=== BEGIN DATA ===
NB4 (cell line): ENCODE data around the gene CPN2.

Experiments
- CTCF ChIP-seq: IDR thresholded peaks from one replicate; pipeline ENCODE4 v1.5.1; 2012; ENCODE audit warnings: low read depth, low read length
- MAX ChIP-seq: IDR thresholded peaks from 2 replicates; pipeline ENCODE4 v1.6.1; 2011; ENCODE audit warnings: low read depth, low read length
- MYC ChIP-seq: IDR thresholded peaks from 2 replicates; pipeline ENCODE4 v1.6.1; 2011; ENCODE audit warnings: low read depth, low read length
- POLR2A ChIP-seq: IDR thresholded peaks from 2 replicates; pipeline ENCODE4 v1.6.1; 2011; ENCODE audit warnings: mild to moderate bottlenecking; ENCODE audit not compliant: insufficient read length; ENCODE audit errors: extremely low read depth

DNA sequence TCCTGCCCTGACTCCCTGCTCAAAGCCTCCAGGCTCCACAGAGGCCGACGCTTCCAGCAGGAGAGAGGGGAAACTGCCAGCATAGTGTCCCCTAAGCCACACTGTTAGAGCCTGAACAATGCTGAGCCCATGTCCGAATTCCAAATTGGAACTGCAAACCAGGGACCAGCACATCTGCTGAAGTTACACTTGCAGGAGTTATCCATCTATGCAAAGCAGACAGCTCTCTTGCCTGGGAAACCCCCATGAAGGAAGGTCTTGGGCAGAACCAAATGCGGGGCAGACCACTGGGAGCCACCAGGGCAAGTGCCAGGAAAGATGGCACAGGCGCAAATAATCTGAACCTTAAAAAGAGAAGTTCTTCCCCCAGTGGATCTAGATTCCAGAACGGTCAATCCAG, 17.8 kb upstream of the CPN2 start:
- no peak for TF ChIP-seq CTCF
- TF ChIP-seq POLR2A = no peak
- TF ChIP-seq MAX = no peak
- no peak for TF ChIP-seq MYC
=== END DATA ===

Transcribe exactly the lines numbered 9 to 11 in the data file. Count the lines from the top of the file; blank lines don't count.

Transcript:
- TF ChIP-seq POLR2A = no peak
- TF ChIP-seq MAX = no peak
- no peak for TF ChIP-seq MYC